This season was in every way a pleasant and successful affair, notable chiefly for the appearance of four unknown tenors, all of them good, Burke, Hislop, Dolci, and Ansseau. The old Covent Garden favorites reappeared from various comers of the earth, most of them none the better for the lapse of time, although the charming Edvina gave admirable performances of Manon and Thais. The Therese of Massenet was among the novelties, of which the more interesting were the Iris of Mascagni and L’Heure Espagnole of Ravel, and for the latter work Hugo Rumbold furnished a setting of the greatest brilliance and charm, perhaps his “chef d’oeuvre.” Iris contains so much beautiful and poetical music that its incapacity to maintain a regular place in the repertoire must arouse some of our sympathy. But it convincingly points the old maxim that metaphysics and the theater, especially the lyric theater, hardly ever go comfortably hand in hand, as Strauss also discovered in the case of his A Woman without a Shadow. The English section of the company distinguished itself in a translated version of Prince Igor conducted by Albert Coates, who had not been seen in England since 1914, and in a splendid production, with scenery and costumes by Charles Ricketts, of Isidore de Lara's Nail.  




A holiday spirit was everywhere in the land, and those portions of the community who during the war had been making a good deal of money for the first time in their lives were spending it with a fine freedom. The high wages earned by many of the cotton operatives and miners in the North produced some singular manifestations of the use of it. One day I was in the principal music shop of Manchester when a couple entered, the lady wearing a shawl on her head and a fur wrap around her shoulders, and asked to see a piano. On being asked what sort of piano, the man replied that they were not particular, but it must be upright and have a green marble top. The director of the establishment who was also the manager of the Halle concerts was about to say that they had nothing in stock answering to that description, when I whispered to him that it was quite easy to have it painted to resemble marble and they might never know the difference. He then assured the intending buyer that although there was not at that moment in the showroom anything exactly like the article he wanted, one would be procured for him within a few days. My curiosity aroused by this unusual preference, I inquired the reason of it, and learned that having recently taken a house in the parlor of which there was a fireplace with a green marble top, they must have a piano to match it properly.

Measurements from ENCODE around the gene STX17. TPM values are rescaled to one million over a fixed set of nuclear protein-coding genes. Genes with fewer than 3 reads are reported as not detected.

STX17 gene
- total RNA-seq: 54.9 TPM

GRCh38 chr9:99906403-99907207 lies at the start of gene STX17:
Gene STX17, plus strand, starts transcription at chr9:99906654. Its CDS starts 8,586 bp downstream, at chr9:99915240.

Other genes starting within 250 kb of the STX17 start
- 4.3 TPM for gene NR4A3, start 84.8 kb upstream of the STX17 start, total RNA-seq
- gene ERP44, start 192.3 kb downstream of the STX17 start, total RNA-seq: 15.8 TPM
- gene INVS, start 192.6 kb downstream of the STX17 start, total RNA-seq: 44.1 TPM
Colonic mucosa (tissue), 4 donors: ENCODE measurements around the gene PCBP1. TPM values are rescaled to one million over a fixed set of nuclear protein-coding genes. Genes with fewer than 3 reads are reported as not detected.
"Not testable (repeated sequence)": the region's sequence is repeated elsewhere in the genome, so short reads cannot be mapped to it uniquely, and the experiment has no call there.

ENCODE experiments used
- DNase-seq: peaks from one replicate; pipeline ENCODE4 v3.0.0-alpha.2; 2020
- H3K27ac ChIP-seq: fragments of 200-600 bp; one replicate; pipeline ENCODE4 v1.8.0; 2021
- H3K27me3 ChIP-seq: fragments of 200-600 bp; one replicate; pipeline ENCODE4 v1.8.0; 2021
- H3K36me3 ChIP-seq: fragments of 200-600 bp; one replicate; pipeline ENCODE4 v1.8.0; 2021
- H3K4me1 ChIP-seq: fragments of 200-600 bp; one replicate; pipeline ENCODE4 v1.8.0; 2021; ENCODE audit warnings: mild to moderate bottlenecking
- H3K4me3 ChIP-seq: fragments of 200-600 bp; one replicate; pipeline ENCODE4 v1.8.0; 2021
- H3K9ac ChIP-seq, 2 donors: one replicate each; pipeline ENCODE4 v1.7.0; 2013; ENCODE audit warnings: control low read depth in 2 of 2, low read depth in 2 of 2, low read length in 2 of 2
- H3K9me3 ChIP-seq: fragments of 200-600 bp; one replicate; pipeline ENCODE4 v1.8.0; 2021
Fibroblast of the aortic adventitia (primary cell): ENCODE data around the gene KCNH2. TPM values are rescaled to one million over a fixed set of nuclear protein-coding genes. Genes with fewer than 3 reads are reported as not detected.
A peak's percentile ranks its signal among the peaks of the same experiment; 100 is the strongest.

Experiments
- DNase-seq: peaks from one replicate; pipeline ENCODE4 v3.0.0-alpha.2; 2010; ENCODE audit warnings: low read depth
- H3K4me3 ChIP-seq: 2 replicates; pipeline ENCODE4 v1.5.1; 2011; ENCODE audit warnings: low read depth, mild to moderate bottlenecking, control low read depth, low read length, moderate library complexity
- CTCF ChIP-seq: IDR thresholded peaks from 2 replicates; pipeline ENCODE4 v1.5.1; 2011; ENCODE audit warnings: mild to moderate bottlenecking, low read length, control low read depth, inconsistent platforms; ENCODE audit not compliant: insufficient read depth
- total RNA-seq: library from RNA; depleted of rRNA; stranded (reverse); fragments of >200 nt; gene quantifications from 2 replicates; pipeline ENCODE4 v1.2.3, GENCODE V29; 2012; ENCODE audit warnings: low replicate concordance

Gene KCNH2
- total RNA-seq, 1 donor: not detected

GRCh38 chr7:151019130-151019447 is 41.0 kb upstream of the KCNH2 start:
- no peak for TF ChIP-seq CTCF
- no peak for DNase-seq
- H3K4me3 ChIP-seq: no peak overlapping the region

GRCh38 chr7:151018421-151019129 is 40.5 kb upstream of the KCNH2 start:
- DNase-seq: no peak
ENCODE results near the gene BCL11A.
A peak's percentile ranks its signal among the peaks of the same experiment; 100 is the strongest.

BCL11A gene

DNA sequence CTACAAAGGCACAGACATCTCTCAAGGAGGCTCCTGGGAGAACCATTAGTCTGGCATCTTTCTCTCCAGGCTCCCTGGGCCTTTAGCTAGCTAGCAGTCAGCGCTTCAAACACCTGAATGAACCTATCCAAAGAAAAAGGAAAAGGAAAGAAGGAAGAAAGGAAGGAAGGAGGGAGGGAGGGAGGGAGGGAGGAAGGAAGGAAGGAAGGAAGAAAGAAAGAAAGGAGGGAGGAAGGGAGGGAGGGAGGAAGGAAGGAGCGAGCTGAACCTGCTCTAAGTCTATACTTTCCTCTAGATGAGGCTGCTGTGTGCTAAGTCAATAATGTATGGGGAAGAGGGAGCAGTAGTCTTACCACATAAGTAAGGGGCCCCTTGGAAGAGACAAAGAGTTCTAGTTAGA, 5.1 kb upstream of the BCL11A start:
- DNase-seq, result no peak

There was an equally interesting sequel to this event although I was unfortunately unable to take part in it. Some weeks later the pair visited the shop again and ordered a second piano to correspond with the first in every particular. In the course of conversation they volunteered the surprising information that it was going in the same room on the other side of the fireplace. They had spent most of the intervening time in looking for a piece of furniture that would suitably fill the vacant space, but finding nothing to their satisfaction had decided that the only solution of the problem would be a replica of their original purchase!  




歌劇「オテロ」より 柳の歌 

Nellie Melba sings 'Salce, Salce,' recorded at Camden on 25 August 1910.